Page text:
The fuel gauge sender assembly comes out by removing a large metal ring that unscrews from the tank. There is a separate mounting/access plate for the fuel pump and fuel gage. You are supposed to use a brass punch to tap on the ring so that you don't make sparks. Look closely at the rubber O ring gasket when you remove the fuel gauge sender.
When you install the metal ring that holds the sender in place, watch out for the gasket O ring. Some RTV may be helpful if the ring is not in excellent condition.
The tank to filler pipe seal is a large rubber grommet. Inspect it for hardening, tears and damage. At $20 from the Ford dealer, it might be a good idea to replace it.
I used a floor jack to help lift the tank back in place. You may find that it is the only time you really can make good use of a helper.
All resistance measurements should be made with the power off.
Note from bstrd86 - 86 and older fuel tank sender units are 73 ohms empty, 8-12 ohms full. The 87-93 fuel tank senders are of 22 Ohms empty & 145 Ohms full. The two different groups of sensors are not interchangeable
The yellow/white wire will show a voltage that varies with the movement of the float on the sender unit. To test the sender, set your Ohmmeter or DVM on low Ohms. Then disconnect the sender and connect the Ohmmeter or DVM to the yellow/white and black wires from the sender unit. Move the float arm while watching the Ohmmeter or DVM. You should see the reading change from 22 to 145 ohms +/- 10%.
If the Ohmmeter or DVM resistance readings are way off, replace the tank sender unit.
Use extreme caution if you do the next step. Fumes from the gas tank can easily ignite and cause a fire or explosion.
With the sender unit out of the tank and connected to the body wiring harness, turn the ignition switch to the Run position. Move the float arm and the fuel gauge indicator should move. If you are very careful, you can use a pair of safety pins inserted in the connector for the yellow/white and black wires to measure the voltage as you move the float arm. The voltage will change, but I have no specs for what it should be.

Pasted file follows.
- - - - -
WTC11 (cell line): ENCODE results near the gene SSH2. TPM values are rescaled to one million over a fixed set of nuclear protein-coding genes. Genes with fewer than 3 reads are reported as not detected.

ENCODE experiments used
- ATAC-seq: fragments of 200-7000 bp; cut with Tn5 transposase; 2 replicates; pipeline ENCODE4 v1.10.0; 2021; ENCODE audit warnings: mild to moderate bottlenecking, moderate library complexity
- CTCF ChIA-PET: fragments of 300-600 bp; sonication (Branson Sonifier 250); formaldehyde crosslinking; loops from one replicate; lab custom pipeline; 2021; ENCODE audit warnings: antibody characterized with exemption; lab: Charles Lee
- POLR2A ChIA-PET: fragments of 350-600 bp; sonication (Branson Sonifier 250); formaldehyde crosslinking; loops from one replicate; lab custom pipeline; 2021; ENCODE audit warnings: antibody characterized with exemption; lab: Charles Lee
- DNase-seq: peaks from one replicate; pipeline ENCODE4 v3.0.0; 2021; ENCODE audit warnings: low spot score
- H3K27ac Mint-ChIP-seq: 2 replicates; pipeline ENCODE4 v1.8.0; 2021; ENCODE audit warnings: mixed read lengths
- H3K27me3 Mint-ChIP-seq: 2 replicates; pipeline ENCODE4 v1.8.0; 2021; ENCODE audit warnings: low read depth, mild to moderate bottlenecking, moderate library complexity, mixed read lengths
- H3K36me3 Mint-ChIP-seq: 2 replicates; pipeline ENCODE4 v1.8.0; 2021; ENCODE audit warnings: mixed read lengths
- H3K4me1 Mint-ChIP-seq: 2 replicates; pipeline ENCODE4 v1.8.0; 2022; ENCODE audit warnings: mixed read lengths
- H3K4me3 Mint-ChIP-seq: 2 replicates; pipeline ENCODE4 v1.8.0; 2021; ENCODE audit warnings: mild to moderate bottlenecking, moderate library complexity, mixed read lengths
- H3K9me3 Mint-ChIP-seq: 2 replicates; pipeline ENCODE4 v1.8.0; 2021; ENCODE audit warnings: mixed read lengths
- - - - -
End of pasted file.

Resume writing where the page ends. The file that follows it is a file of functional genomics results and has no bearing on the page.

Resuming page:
Do not short the safety pins together or to ground. If you do, you may damage the anti-slosh module or crate a spark. A spark with the fuel tank open could cause a fire or an explosion.
If the voltage does not change and the tanks sender passed the resistance tests, the anti-slosh module or gauge is bad.
The 87-89 module is shown below.
This is what the 90-93 module looks like.
LRS has the 90-93 module as a standard catalog item, cost is about $160
Inexpensive anti-slosh module repair - should work on 87-93 anti-slosh modules
Copied from DrBob
I worked on an 88 Mustang today that had similar symptoms. Short version, I took the “anti slosh module” off of the back of the instrument cluster and replaced the electrolytic capacitor. Fixed it for $1.39 with a part from Radio Shack.
In an attempt to help other folks, here’s the long version.
Remove the “anti slosh module” located on the back of the instrument cluster. There was a single Torx screw holding mine to the cluster.
Find the electrolytic capacitor. It will be the largest, 2 wire component on the board. The capacitor may have a red or blue plastic wrapper on it. Mine was red.
The wrapper should have printing on it. Look for printing that looks something like this:
The “100uF” tells you this is a 100 micro Farad capacitor. The “+25V” tells you the capacitor is rated for 25 Volts. Yours may be different. You may use a higher voltage part but don't use a lower rated voltage part. If you use a lower voltage part the capacitor might open later on down the road or it could be as bad as catching fire.
If you can’t find the printing you’ll need to remove the part. You have to anyway so nothing wasted. However pay close attention to the way the capacitor is oriented on the board.
One end of the capacitor will be bare metal with a wire sticking out. The other end should have some sort of insulation over it with a wire sticking out. The bare metal end is the negative end while the insulated end is the positive end. Pay attention to which end is connected to which hole on the board.
Get a replacement part. I got mine at Radio Shack, $1.39. Here’s the info:
100µF 35V 20% Axial-Lead Electrolytic Capacitor
Model: 272-1016 | Catalog #: 272-1016
See www.Digikey.com for better capacitors – these are rated for automotive use and 105° C temp which is needed to survive the hot environment found in automotive electrical circuits.
P/N 4215PHCT-ND $2.10
P/N 4201PHCT-ND $2.59
Fuel tank sender unit:
Be sure to get the lock ring and a new seal if you order the tank sender unit.